It’s different for retired clients: Understanding risk capacity versus risk tolerance

In our just-released Q3 Financial Professional Outlook survey, we discuss how advisors are generating retirement income for clients in or near retirement. Today’s post will cover how advisors allocate assets and the concept of risk capacity versus risk tolerance. When asked how they approach asset allocation for clients near or in retirement, 38% of advisors said they allocate assets based on a risk profile questionnaire. Risk profile questionnaires can be useful tools, but they are best at evaluating an investor’s self-reported risk tolerance during their accumulation years – how much portfolio volatility they believe they can handle. They help prevent the dangerous habit of jumping into and out of the market at the wrong times. A few round trips like this can cripple an investor’s long-term results. Portfolio Asset Allocation   One way to represent risk capacity is to calculate an investor’s “funded ratio.” The funded ratio is an institutional concept that has plenty of relevance for retail investors. In its simplest form, the funded ratio is assets divided by liabilities. Funded Ratio = Assets ÷ Liabilities In slightly more complex terms, the liabilities are the actuarial net present value of a retiree’s future spending goals. We calculate it using best practices of actuarial math rather than the more typical rules of thumb used to answer retirement-oriented questions like the 4% Rule or scratching the surface of the problem with questions like “What’s your number?” How you calculate that number makes all the difference. In essence, the funded ratio is a yardstick that measures the feasibility of an investor’s spending plan based on his or her assets. It also allows the advisor to monitor and adapt a portfolio’s allocation through time.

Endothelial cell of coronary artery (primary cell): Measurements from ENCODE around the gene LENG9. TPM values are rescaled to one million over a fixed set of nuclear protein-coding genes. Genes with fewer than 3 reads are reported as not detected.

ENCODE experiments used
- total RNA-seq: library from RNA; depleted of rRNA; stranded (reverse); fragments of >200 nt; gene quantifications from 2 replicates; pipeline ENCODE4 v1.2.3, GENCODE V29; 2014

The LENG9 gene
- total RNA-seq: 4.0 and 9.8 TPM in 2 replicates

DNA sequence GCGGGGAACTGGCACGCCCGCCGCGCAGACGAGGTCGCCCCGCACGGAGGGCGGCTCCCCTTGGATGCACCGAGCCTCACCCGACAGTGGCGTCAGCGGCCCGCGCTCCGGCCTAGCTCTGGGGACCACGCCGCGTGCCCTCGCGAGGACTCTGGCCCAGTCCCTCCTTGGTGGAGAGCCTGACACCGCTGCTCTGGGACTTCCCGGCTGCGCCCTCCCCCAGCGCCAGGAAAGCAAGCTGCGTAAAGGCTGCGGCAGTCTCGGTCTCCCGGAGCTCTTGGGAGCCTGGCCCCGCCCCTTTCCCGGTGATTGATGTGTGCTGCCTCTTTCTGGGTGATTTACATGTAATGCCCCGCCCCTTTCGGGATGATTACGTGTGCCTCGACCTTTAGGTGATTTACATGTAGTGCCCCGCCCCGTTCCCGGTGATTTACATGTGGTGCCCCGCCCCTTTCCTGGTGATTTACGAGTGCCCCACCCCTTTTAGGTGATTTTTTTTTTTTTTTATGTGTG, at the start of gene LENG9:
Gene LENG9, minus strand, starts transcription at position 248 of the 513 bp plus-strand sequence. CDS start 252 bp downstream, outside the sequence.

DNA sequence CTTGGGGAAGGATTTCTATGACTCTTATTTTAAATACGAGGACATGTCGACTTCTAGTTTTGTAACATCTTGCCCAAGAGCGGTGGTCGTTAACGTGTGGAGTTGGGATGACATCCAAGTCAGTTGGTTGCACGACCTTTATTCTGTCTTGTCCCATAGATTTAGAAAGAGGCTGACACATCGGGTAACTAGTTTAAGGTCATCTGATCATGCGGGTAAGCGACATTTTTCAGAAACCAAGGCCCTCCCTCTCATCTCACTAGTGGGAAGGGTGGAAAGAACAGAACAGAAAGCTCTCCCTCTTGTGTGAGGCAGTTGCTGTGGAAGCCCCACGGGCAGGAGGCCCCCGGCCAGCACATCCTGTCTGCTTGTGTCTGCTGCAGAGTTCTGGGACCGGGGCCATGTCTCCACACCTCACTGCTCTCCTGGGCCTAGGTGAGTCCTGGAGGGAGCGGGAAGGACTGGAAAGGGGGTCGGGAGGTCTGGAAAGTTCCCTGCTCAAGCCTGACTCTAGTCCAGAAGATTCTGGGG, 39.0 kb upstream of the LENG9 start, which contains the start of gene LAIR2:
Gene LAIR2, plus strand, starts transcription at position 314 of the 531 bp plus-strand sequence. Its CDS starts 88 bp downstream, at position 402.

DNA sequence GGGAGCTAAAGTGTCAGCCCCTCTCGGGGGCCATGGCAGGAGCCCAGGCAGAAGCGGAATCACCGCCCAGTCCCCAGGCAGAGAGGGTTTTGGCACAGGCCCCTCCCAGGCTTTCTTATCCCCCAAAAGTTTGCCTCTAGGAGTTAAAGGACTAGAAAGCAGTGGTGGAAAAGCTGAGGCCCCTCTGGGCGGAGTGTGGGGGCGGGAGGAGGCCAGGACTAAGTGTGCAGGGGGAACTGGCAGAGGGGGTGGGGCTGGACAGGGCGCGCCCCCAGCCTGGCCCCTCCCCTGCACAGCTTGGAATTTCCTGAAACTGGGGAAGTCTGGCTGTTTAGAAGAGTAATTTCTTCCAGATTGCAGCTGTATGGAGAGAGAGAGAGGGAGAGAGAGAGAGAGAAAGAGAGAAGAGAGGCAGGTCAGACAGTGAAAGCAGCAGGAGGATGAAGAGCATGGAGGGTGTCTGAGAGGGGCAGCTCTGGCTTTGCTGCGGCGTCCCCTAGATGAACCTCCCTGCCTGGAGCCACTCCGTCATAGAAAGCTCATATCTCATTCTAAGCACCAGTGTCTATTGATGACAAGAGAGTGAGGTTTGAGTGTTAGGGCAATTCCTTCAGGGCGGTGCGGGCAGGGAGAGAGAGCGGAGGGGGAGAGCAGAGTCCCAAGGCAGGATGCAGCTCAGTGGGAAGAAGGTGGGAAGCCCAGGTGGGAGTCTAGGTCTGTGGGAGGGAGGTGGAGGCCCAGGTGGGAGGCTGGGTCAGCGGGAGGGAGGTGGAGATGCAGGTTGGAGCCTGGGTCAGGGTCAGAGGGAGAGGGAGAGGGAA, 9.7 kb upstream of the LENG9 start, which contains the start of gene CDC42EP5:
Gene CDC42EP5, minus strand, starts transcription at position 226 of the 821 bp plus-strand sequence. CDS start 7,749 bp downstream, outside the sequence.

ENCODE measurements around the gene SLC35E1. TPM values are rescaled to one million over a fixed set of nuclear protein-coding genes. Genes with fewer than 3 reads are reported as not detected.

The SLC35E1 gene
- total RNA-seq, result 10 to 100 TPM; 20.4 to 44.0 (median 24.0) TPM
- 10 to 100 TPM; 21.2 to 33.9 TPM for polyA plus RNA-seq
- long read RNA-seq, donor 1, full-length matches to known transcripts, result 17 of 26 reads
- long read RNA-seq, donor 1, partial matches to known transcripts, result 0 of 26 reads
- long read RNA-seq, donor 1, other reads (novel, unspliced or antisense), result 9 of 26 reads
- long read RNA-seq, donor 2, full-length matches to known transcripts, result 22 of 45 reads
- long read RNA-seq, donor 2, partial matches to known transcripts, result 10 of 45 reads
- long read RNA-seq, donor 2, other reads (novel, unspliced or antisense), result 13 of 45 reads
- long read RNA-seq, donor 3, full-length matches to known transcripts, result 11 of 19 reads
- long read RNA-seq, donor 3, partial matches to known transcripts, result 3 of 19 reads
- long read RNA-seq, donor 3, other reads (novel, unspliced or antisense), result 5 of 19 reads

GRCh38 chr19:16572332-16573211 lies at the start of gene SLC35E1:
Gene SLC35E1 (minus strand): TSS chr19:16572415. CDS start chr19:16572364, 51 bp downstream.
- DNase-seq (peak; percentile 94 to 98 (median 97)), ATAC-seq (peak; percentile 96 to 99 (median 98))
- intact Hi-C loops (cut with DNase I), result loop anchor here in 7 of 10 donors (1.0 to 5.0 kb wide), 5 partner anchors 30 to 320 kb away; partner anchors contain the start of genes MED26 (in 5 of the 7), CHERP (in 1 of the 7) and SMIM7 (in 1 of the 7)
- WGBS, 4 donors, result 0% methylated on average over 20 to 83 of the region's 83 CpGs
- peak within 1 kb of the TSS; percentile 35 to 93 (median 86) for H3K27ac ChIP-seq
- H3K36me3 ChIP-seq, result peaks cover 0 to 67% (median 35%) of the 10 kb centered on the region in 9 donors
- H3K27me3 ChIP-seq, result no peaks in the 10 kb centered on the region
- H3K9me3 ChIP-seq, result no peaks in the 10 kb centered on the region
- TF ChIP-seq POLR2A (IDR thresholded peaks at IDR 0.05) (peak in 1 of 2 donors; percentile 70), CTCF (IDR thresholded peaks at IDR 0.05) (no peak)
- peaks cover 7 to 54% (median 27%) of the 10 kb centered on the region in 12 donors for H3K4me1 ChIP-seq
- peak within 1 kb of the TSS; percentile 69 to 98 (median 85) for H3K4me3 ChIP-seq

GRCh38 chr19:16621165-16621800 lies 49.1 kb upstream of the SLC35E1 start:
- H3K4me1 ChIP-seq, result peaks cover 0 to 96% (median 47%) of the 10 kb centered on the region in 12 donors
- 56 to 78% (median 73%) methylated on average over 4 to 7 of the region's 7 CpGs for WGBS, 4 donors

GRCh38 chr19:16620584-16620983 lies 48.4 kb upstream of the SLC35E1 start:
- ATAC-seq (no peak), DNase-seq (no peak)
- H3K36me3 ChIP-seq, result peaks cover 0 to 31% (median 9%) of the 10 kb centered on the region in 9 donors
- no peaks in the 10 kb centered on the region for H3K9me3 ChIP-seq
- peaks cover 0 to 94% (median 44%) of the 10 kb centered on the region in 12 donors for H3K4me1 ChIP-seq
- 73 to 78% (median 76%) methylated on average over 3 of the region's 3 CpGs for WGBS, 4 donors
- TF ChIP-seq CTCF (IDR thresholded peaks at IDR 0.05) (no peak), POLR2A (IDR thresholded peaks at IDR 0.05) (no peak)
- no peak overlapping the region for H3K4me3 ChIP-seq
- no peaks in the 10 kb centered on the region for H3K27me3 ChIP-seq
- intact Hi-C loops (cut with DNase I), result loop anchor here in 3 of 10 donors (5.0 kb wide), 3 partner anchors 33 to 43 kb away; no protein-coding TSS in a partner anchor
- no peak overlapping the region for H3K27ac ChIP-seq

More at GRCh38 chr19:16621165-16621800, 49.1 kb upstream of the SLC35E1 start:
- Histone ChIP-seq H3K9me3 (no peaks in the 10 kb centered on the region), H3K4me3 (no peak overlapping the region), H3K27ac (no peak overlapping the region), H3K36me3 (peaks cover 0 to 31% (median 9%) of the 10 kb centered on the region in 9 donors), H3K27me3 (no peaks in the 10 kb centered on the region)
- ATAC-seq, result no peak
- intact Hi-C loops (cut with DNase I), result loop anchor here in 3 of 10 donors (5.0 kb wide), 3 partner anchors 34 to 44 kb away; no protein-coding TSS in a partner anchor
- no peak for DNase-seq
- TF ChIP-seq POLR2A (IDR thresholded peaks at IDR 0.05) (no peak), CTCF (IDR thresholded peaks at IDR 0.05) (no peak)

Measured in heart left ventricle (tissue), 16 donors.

The bottom line

The funded ratio bases the asset allocation on risk capacity rather than the risk tolerance, as defined by a questionnaire. This helps you to focus on meeting your clients’ needs for sustainable withdrawals, predictability, and the flexibility to respond to changing circumstances.